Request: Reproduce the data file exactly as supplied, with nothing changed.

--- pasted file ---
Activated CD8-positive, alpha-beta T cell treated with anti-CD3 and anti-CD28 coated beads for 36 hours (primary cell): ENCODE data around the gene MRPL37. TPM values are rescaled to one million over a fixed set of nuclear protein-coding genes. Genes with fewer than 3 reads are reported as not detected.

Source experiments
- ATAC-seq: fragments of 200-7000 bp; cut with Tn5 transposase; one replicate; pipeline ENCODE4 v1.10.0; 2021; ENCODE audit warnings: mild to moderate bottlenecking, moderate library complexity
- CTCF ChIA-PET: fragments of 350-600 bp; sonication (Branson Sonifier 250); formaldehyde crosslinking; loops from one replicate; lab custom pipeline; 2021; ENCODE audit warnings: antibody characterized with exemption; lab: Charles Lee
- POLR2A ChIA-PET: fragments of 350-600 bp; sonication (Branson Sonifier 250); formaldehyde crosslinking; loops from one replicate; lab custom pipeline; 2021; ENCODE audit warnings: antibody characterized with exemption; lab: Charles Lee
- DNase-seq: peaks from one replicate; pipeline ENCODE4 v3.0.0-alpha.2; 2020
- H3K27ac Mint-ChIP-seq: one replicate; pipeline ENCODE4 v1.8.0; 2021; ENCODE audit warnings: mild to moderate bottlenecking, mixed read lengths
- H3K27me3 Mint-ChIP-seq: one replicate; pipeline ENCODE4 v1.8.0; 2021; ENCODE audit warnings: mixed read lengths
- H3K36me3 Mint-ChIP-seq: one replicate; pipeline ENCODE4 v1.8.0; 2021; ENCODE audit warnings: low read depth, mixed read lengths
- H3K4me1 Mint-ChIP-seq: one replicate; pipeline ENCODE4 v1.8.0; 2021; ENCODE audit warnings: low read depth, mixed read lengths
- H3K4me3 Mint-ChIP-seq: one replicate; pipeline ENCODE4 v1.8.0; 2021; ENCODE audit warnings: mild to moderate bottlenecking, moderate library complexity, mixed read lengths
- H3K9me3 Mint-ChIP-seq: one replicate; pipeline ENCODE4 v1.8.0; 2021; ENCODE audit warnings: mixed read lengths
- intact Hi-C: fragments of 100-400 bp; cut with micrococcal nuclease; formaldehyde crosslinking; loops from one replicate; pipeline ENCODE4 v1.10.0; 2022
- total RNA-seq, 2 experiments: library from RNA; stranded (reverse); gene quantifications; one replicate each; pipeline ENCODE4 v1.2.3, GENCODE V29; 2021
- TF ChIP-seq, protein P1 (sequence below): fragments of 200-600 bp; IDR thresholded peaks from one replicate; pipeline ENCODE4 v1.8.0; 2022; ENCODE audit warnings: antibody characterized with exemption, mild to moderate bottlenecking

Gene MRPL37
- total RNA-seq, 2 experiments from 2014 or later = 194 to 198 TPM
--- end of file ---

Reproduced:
Activated CD8-positive, alpha-beta T cell treated with anti-CD3 and anti-CD28 coated beads for 36 hours (primary cell): ENCODE data around the gene MRPL37. TPM values are rescaled to one million over a fixed set of nuclear protein-coding genes. Genes with fewer than 3 reads are reported as not detected.

Source experiments
- ATAC-seq: fragments of 200-7000 bp; cut with Tn5 transposase; one replicate; pipeline ENCODE4 v1.10.0; 2021; ENCODE audit warnings: mild to moderate bottlenecking, moderate library complexity
- CTCF ChIA-PET: fragments of 350-600 bp; sonication (Branson Sonifier 250); formaldehyde crosslinking; loops from one replicate; lab custom pipeline; 2021; ENCODE audit warnings: antibody characterized with exemption; lab: Charles Lee
- POLR2A ChIA-PET: fragments of 350-600 bp; sonication (Branson Sonifier 250); formaldehyde crosslinking; loops from one replicate; lab custom pipeline; 2021; ENCODE audit warnings: antibody characterized with exemption; lab: Charles Lee
- DNase-seq: peaks from one replicate; pipeline ENCODE4 v3.0.0-alpha.2; 2020
- H3K27ac Mint-ChIP-seq: one replicate; pipeline ENCODE4 v1.8.0; 2021; ENCODE audit warnings: mild to moderate bottlenecking, mixed read lengths
- H3K27me3 Mint-ChIP-seq: one replicate; pipeline ENCODE4 v1.8.0; 2021; ENCODE audit warnings: mixed read lengths
- H3K36me3 Mint-ChIP-seq: one replicate; pipeline ENCODE4 v1.8.0; 2021; ENCODE audit warnings: low read depth, mixed read lengths
- H3K4me1 Mint-ChIP-seq: one replicate; pipeline ENCODE4 v1.8.0; 2021; ENCODE audit warnings: low read depth, mixed read lengths
- H3K4me3 Mint-ChIP-seq: one replicate; pipeline ENCODE4 v1.8.0; 2021; ENCODE audit warnings: mild to moderate bottlenecking, moderate library complexity, mixed read lengths
- H3K9me3 Mint-ChIP-seq: one replicate; pipeline ENCODE4 v1.8.0; 2021; ENCODE audit warnings: mixed read lengths
- intact Hi-C: fragments of 100-400 bp; cut with micrococcal nuclease; formaldehyde crosslinking; loops from one replicate; pipeline ENCODE4 v1.10.0; 2022
- total RNA-seq, 2 experiments: library from RNA; stranded (reverse); gene quantifications; one replicate each; pipeline ENCODE4 v1.2.3, GENCODE V29; 2021
- TF ChIP-seq, protein P1 (sequence below): fragments of 200-600 bp; IDR thresholded peaks from one replicate; pipeline ENCODE4 v1.8.0; 2022; ENCODE audit warnings: antibody characterized with exemption, mild to moderate bottlenecking

Gene MRPL37
- total RNA-seq, 2 experiments from 2014 or later = 194 to 198 TPM